for failing to require a contractor to carry compensation insurance is
an imputed one, and separate notice of accident and claim for
compensation from that given to contractor is not required. Dobesh v.
Associated Asphalt Contractors, Inc., 138 Neb. 117, 292 N.W. 59 (1940).
- An unperformed agreement by
contractor to carry compensation insurance does not relieve owner from
liability. Hiestand v. Ristau, 135 Neb. 881, 284 N.W. 756 (1939).
- Owner of building, used in
conducting owner's business, who contracts with contractor for certain
repairs to said building is an employer within the terms of statute
unless it be shown that the contractor was required to procure
compensation insurance for protection of his employees. New Masonic
Temple Assn. v. Globe Indemnity Co., 134 Neb. 731, 279 N.W. 475 (1938).
- Owner of building used in
conducting owner's business who enters into contract with contractor
for certain repairs is an employer within meaning of law unless it be
shown that the contractor was required to procure compensation
insurance for protection of his employees. Jones v. Rossbach Coal Co.,
130 Neb. 302, 264 N.W. 877 (1936).
- Where evidence failed to
establish that minor son had been emancipated or that direct contract
of hire existed between father and son, county which had contracted
with father to do road work was not liable to minor because it failed
to require the father to carry insurance. Holt County v. Mullen, 126
Neb. 102, 252 N.W. 799 (1934).
- County letting contract without
requiring contractor to furnish insurance policy protecting
contractor's employees, is jointly liable with contractor to its
employee who received compensable injury. Standish v.
Larsen-Merryweather Co., 124 Neb. 197, 245 N.W. 606 (1932).
- Section does not include owner
who requires contractor to take out compensation insurance, or
contractor who requires subcontractor to do so. Matthews v. G. A.
Crancer Co., 117 Neb. 805, 223 N.W. 661 (1929).
3. Effect of election
- Contention that defendants became
employer within compensation law, by failure to require insurance to be
taken out, was not sustained by evidence. Petrow & Giannou v.
Shewan, 108 Neb. 466, 187 N.W. 940 (1922).
employee who has properly elected not to come under part II of the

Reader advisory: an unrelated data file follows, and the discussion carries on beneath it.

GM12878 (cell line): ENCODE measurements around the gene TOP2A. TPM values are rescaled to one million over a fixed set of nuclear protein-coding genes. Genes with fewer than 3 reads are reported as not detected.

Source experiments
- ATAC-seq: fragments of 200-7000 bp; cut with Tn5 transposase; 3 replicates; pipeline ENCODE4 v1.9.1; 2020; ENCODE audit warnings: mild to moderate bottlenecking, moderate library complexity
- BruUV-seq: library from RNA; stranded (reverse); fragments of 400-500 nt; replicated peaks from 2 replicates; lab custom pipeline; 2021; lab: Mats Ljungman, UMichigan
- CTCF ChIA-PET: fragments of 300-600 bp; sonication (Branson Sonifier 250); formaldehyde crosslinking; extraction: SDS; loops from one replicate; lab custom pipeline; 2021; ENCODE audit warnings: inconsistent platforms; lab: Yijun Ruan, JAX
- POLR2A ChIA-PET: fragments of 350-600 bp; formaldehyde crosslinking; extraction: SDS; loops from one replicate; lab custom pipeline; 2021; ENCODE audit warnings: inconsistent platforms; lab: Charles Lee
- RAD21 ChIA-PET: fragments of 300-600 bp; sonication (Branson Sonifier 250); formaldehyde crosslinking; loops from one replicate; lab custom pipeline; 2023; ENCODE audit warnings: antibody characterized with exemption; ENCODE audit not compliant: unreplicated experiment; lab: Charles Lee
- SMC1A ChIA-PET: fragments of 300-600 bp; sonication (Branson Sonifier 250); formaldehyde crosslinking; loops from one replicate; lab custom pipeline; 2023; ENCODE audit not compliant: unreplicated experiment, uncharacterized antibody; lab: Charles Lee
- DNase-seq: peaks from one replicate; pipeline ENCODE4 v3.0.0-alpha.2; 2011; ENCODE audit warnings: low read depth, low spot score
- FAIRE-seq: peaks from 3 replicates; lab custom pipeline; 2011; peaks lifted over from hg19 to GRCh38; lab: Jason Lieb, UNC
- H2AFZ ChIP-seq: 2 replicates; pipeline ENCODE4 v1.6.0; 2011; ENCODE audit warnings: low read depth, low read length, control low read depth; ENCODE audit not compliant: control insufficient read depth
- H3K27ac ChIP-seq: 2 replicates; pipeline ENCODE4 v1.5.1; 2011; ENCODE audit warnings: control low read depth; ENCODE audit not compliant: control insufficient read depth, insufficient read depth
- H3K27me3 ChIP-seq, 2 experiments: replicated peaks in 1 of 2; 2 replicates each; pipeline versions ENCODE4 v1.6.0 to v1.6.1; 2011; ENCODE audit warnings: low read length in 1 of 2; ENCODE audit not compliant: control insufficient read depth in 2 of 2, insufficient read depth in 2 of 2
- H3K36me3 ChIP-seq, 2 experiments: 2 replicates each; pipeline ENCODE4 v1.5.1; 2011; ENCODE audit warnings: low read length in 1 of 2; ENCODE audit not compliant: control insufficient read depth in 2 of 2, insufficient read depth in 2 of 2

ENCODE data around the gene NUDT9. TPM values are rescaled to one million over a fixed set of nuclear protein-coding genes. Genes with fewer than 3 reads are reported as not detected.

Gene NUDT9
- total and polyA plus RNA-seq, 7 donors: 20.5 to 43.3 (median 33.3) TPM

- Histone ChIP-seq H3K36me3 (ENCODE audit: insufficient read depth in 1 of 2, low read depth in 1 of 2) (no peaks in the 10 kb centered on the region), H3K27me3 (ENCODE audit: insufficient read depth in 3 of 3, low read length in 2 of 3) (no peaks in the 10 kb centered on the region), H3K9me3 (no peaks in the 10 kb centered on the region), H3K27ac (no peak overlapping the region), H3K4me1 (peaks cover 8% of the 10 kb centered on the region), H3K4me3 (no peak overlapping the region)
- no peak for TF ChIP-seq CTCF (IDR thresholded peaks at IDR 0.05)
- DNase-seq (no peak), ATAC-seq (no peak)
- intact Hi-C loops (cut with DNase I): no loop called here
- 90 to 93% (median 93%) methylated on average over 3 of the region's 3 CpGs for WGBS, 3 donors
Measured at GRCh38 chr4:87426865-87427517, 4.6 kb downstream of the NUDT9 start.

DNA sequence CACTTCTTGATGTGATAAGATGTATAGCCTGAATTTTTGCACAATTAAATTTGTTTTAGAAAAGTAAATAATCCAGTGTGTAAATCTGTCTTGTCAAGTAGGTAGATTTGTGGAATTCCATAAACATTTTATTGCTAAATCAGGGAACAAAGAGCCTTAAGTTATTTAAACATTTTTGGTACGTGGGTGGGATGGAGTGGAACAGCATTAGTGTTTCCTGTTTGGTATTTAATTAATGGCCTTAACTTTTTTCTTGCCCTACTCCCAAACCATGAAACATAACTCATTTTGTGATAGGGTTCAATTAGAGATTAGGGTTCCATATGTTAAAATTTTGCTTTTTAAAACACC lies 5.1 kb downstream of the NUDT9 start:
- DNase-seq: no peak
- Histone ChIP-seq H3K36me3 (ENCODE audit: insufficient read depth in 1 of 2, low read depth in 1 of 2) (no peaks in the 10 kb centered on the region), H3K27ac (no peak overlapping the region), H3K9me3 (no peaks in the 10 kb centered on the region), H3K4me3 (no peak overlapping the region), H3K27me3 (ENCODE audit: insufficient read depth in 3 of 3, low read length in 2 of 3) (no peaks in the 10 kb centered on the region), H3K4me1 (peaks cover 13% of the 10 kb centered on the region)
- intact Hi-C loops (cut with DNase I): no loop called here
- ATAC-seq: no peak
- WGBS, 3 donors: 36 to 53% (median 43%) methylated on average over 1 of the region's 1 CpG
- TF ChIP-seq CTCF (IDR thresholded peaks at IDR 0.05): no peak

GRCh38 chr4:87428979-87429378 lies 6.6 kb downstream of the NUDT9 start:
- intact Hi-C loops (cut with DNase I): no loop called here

Workmen's Compensation Act, cannot recover compensation from owner and
owner does not become employer, even though owner does not require
immediate employer to carry compensation insurance. White v. National
Window Cleaning Co., 132 Neb. 155, 271 N.W. 341 (1937).
statutory employer provisions of this section do not supersede the
exemption provisions of section 48-106(2). Nussbaum v. Wright, 217 Neb.
712, 350 N.W.2d 559 (1984).
- General test of whether work
being done by an independent contractor is within this section is
whether the work would ordinarily be done by employees of the owner in
view of the owner's past practices and the practices of employers in
comparable businesses. Rogers v. Hansen, 211 Neb. 132, 317 N.W.2d 905
- A statutory employer who pays
benefits under the joint and several liability created by this section
is entitled to indemnity from the actual employer. Duffy Brothers
Constr. Co. v. Pistone Builders, Inc., 207 Neb. 360, 299 N.W.2d 170
- Immediate employer is not a
necessary party to a proceeding against a statutory employer. Gardner
v. Kothe, 172 Neb. 364, 109 N.W.2d 405 (1961).
- Independent contractor employing farm labor was not subject to act. Keith v. Wilson, 165 Neb. 58, 84 N.W.2d 192 (1957).
- This section has no application
to the relation of a bona fide vendor and vendee. Heider v. Stoughton,
150 Neb. 741, 35 N.W.2d 814 (1949).
- County was employer of workman on
county road project, even though workman was hired by foreman employed
by city and even though no record was made of oral authorization to
employ help. Steward v. Deuel County, 137 Neb. 516, 289 N.W. 877 (1940).
- Owners of building may be liable
as third persons for death of workman through their negligence while in
service of lessee's contractor. Tralle v. Hartman Furn. & Carpet
Co., 116 Neb. 418, 217 N.W. 952 (1928).